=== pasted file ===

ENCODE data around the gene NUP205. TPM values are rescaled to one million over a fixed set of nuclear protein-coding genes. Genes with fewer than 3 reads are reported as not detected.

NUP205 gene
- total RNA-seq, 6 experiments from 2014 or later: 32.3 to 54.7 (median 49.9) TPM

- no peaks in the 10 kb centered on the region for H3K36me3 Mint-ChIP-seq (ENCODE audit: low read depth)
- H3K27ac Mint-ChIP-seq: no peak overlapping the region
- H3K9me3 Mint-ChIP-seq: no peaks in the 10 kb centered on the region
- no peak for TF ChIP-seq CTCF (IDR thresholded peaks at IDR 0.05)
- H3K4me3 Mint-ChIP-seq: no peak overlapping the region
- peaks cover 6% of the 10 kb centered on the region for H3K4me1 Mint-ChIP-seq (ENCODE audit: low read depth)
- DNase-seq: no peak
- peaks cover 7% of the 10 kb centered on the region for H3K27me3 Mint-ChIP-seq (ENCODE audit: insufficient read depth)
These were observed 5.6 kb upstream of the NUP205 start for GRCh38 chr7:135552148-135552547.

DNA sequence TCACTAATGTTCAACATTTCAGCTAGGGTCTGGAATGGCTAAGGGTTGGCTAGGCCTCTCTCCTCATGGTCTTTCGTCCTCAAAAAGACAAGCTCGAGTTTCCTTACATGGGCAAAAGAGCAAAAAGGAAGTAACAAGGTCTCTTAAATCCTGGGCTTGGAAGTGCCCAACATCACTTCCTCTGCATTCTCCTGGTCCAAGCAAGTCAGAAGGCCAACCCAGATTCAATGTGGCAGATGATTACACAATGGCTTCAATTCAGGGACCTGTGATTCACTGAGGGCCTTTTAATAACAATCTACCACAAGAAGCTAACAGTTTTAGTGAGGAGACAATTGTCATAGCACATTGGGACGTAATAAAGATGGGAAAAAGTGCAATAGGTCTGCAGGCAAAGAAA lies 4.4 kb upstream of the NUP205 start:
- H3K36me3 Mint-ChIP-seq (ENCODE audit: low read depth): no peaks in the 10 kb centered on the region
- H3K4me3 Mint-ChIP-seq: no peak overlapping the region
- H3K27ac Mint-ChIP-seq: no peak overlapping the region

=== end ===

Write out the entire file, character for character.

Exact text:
ENCODE data around the gene NUP205. TPM values are rescaled to one million over a fixed set of nuclear protein-coding genes. Genes with fewer than 3 reads are reported as not detected.

NUP205 gene
- total RNA-seq, 6 experiments from 2014 or later: 32.3 to 54.7 (median 49.9) TPM

- no peaks in the 10 kb centered on the region for H3K36me3 Mint-ChIP-seq (ENCODE audit: low read depth)
- H3K27ac Mint-ChIP-seq: no peak overlapping the region
- H3K9me3 Mint-ChIP-seq: no peaks in the 10 kb centered on the region
- no peak for TF ChIP-seq CTCF (IDR thresholded peaks at IDR 0.05)
- H3K4me3 Mint-ChIP-seq: no peak overlapping the region
- peaks cover 6% of the 10 kb centered on the region for H3K4me1 Mint-ChIP-seq (ENCODE audit: low read depth)
- DNase-seq: no peak
- peaks cover 7% of the 10 kb centered on the region for H3K27me3 Mint-ChIP-seq (ENCODE audit: insufficient read depth)
These were observed 5.6 kb upstream of the NUP205 start for GRCh38 chr7:135552148-135552547.

DNA sequence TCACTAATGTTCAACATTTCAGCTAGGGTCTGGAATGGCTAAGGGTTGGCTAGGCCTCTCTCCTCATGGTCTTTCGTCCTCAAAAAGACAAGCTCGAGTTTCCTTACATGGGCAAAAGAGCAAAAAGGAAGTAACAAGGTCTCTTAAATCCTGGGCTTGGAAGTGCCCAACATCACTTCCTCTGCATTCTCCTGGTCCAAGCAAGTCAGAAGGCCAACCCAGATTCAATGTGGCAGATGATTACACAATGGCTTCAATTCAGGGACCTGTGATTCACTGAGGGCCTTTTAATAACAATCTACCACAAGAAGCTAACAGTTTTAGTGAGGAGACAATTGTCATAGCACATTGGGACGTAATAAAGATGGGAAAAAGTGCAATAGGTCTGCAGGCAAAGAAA lies 4.4 kb upstream of the NUP205 start:
- H3K36me3 Mint-ChIP-seq (ENCODE audit: low read depth): no peaks in the 10 kb centered on the region
- H3K4me3 Mint-ChIP-seq: no peak overlapping the region
- H3K27ac Mint-ChIP-seq: no peak overlapping the region